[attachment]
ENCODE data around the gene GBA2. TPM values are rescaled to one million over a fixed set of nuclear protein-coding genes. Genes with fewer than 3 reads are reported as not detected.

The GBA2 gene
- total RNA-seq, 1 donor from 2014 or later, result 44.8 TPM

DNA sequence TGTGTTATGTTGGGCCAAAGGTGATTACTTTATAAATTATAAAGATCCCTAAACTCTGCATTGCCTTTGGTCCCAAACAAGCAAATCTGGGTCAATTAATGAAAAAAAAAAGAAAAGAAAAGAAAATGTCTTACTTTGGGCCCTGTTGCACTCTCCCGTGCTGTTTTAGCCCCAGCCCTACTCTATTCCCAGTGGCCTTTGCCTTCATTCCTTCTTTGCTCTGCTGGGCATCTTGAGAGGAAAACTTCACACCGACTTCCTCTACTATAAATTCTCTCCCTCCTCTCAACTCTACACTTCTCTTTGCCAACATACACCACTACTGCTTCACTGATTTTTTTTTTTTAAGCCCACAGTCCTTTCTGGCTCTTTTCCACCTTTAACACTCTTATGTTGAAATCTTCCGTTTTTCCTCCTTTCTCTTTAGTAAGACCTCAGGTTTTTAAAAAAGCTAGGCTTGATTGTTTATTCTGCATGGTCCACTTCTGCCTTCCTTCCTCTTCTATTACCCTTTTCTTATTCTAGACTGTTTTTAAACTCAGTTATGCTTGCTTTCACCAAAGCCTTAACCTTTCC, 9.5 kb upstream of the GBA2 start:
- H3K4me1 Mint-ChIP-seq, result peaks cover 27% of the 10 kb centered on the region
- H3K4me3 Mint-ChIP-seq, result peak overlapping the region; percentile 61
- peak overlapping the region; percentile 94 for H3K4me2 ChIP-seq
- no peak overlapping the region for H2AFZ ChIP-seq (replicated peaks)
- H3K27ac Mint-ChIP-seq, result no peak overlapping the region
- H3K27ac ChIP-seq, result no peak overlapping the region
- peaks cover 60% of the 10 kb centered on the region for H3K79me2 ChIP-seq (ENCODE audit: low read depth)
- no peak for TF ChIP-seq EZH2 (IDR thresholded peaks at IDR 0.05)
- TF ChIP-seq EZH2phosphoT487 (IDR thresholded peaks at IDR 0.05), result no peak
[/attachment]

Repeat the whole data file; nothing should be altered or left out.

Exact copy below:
ENCODE data around the gene GBA2. TPM values are rescaled to one million over a fixed set of nuclear protein-coding genes. Genes with fewer than 3 reads are reported as not detected.

The GBA2 gene
- total RNA-seq, 1 donor from 2014 or later, result 44.8 TPM

DNA sequence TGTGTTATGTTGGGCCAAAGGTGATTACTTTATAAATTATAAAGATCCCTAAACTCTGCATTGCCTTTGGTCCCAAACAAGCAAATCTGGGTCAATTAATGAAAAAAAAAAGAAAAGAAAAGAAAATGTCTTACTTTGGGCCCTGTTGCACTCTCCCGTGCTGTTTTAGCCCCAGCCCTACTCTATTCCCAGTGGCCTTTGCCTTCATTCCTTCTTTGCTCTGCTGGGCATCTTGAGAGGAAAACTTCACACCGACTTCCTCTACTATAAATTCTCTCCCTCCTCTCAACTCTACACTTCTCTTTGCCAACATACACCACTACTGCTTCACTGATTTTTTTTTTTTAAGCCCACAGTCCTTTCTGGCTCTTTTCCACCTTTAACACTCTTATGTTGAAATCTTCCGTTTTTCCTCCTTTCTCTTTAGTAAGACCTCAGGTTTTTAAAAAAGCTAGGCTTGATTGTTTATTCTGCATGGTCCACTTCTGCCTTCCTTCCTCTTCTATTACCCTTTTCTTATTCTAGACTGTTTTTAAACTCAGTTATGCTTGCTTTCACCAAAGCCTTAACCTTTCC, 9.5 kb upstream of the GBA2 start:
- H3K4me1 Mint-ChIP-seq, result peaks cover 27% of the 10 kb centered on the region
- H3K4me3 Mint-ChIP-seq, result peak overlapping the region; percentile 61
- peak overlapping the region; percentile 94 for H3K4me2 ChIP-seq
- no peak overlapping the region for H2AFZ ChIP-seq (replicated peaks)
- H3K27ac Mint-ChIP-seq, result no peak overlapping the region
- H3K27ac ChIP-seq, result no peak overlapping the region
- peaks cover 60% of the 10 kb centered on the region for H3K79me2 ChIP-seq (ENCODE audit: low read depth)
- no peak for TF ChIP-seq EZH2 (IDR thresholded peaks at IDR 0.05)
- TF ChIP-seq EZH2phosphoT487 (IDR thresholded peaks at IDR 0.05), result no peak